by Dr. Rafael Medoff and Benyamin Korn
Thousands of people from around the country will gather in Eatonville, Florida on January 26, for the annual Zora! Festival, celebrating the life and work of African-American novelist and anthropologist Zora Neale Hurston. The celebration is an occasion to point out that Hurston should be remembered not only for her extraordinary literary and scholarly contributions, but also for her little-known role in the campaign to save Jews from the Holocaust.
While Jewish participation in the black civil rights movement is well-known, few know of the support given by prominent African-Americans, including Hurston, to the 1940s Jewish causes of rescuing Jews from Hitler and creating a Jewish state.
This other black-Jewish alliance was connected to a series of political action campaigns undertaken in the 1940s by a Zionist emissary from Jerusalem named Peter Bergson. When news of the Holocaust reached the West in 1942-1943, Bergson created the Emergency Committee to Save the Jewish People of Europe, to press the Roosevelt administration to rescue Jews from Hitler. By that time, it was already known that the Nazis had murdered over two million Jews–but millions more could still be saved.
The Emergency Committee’s tactics included full-page newspaper ads, a dramatic pageant at Madison Square Garden, a march by over 400 rabbis to the White House, and a Congressional resolution urging creation of a U.S. government agency to rescue refugees. These efforts embarrassed the administration and compelled President Roosevelt to establish the War Refugee Board. During the final fifteen months of the war, the Board helped rescue over 200,000 Jewish refugees.
Bergson’s efforts won the support of a wide array of prominent intellectuals, entertainers, Hollywood celebrities, and Members of Congress. Sympathy for the Bergson group crossed racial lines. Numerous prominent African-Americans were among its supporters, including labor union leader A. Philip Randolph; W.E.B. DuBois, the leading African-American intellectual of his era; and the famous black singer, actor, and political activist Paul Robeson, who was one of the stars of a Madison Square Garden show to raise funds for Bergson.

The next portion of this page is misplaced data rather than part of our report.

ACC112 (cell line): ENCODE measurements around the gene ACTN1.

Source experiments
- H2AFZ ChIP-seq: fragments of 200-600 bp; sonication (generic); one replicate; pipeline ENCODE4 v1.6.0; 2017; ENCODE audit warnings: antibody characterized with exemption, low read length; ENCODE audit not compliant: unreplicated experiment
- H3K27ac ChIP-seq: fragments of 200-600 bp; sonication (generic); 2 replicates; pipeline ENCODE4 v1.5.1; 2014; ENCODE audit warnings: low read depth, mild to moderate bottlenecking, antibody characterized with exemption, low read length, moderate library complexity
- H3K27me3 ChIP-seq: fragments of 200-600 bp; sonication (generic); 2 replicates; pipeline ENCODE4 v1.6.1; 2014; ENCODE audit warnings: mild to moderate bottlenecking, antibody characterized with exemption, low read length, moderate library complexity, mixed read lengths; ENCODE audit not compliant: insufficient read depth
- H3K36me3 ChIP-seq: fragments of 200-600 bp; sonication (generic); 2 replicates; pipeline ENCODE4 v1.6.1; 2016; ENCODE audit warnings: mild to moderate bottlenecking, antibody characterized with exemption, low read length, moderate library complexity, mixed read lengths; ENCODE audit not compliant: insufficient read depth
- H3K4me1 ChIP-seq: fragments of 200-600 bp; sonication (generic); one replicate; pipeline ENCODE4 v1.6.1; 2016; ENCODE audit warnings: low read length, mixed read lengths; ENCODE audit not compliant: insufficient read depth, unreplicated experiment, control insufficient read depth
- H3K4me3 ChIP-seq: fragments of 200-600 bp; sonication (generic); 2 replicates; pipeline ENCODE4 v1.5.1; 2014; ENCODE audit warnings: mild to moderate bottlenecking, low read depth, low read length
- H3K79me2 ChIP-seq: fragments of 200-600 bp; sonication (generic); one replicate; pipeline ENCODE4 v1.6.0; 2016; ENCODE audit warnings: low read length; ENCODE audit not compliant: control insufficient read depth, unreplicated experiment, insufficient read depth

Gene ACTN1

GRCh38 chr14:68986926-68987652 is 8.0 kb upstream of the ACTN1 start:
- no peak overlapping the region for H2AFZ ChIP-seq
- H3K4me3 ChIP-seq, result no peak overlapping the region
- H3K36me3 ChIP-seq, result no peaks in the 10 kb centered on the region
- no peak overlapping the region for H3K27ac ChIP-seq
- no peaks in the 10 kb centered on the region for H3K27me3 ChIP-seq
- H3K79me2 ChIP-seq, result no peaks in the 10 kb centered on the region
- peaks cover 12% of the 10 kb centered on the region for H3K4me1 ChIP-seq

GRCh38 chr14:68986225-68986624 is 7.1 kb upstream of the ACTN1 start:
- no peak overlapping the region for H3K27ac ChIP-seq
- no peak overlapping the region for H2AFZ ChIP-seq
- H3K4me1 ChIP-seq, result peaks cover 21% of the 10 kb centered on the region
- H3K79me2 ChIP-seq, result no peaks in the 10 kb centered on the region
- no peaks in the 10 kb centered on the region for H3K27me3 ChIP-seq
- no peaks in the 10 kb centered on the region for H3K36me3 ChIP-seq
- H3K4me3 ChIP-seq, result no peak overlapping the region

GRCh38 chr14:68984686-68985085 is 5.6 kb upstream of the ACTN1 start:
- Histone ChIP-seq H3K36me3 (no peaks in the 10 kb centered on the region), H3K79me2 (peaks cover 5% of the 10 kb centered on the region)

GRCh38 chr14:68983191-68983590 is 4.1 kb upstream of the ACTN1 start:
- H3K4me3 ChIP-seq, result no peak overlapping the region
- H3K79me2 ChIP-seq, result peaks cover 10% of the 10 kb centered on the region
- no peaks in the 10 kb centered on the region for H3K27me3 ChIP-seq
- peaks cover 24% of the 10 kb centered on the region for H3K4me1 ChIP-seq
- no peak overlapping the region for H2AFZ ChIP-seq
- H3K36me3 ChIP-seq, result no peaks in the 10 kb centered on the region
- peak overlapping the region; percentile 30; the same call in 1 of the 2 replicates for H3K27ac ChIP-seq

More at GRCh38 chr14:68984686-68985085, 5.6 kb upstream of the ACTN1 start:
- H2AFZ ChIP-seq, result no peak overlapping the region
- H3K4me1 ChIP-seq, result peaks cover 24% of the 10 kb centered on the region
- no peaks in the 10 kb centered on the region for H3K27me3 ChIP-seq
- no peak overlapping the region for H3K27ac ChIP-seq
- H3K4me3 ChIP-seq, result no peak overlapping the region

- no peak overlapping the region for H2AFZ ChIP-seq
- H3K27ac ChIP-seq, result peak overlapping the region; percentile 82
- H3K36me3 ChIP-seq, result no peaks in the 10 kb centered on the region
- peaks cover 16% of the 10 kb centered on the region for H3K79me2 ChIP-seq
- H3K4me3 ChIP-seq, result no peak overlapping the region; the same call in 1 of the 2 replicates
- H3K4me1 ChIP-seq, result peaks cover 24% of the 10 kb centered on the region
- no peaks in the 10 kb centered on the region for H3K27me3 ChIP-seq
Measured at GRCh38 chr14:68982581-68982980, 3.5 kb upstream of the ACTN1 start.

Zora Neale Hurston and the renowned African-American author Langston Hughes were among the sponsors of Bergson’s July 1943 Emergency Conference to Save the Jewish People of Europe. The conference, which was held in New York City, was one of the most critical components of the rescue campaign. The Roosevelt administration had been refusing to aid the refugees, claiming there was no way to rescue them except by defeating the Germans on the battlefield. The Emergency Conference challenged that claim. More than 1,500 delegates listened to panels of experts on transportation, relief methods, military affairs, and other fields, discussing practical ways to save Jews from the Holocaust.
The conference also demonstrated that rescue was not just a Jewish issue, but was strongly supported by a wide range of Americans. The co-chairs of the conference included conservatives such as former president Herbert Hoover and liberals such as American Labor Party leader Dean Alfange; Republican Senator Elbert Thomas as well as Democratic Senator Edwin Johnson; Roosevelt cabinet member Harold Ickes as well as Roosevelt’s arch-critic William Randolph Hearst. The speakers on the panels included prominent journalists, labor leaders, military personnel, the Presiding Bishop of the Episcopal Church, and NAACP director Walter White. A coalition this broad could not be easily ignored by the White House, especially on the eve of an election year.
For Zora Neale Hurston and Langston Hughes to align themselves with the Holocaust rescue campaign took political courage. They were criticizing an administration that enjoyed overwhelming support in the African-American community. They risked endangering relations with FDR at a time when black leaders were pressing the administration on civil rights issues. Yet Hurston and Hughes refused to be silent when millions of Jews were being murdered.
After the war, prominent African-Americans backed Bergson’s campaign for American support to create a Jewish state, including actor Canada Lee and Congressman Adam Clayton Powell, Jr., of Harlem, the first African-American to represent New York in the U.S. House of Representatives. As part of the campaign, Bergson and Hollywood screenwriter Ben Hecht (‘Gone With the Wind,’ ‘Wuthering Heights’), produced a Broadway play called “A Flag is Born,” about Holocaust survivors and the struggle for a Jewish homeland. On the eve of the staging of “Flag” at the Maryland Theater in Baltimore, the Bergson group and the NAACP joined hands to pressure the theater management to abandon its discriminatory seating policy. The NAACP hailed it as “a tradition-shattering victory.”
As we gather to honor the legacy of Zora Neale Hurston at this year’s festival, it is worth remembering that long before the civil rights alliance of the 1950s-1960s, African-Americans and Jewish Americans joined hands on behalf of rescuing Holocaust refugees and establishing a Jewish state. That, too, is a part of the Zora Neale Hurston story.
Originally published in The Orlando (FL) Sentinel, January 13, 2005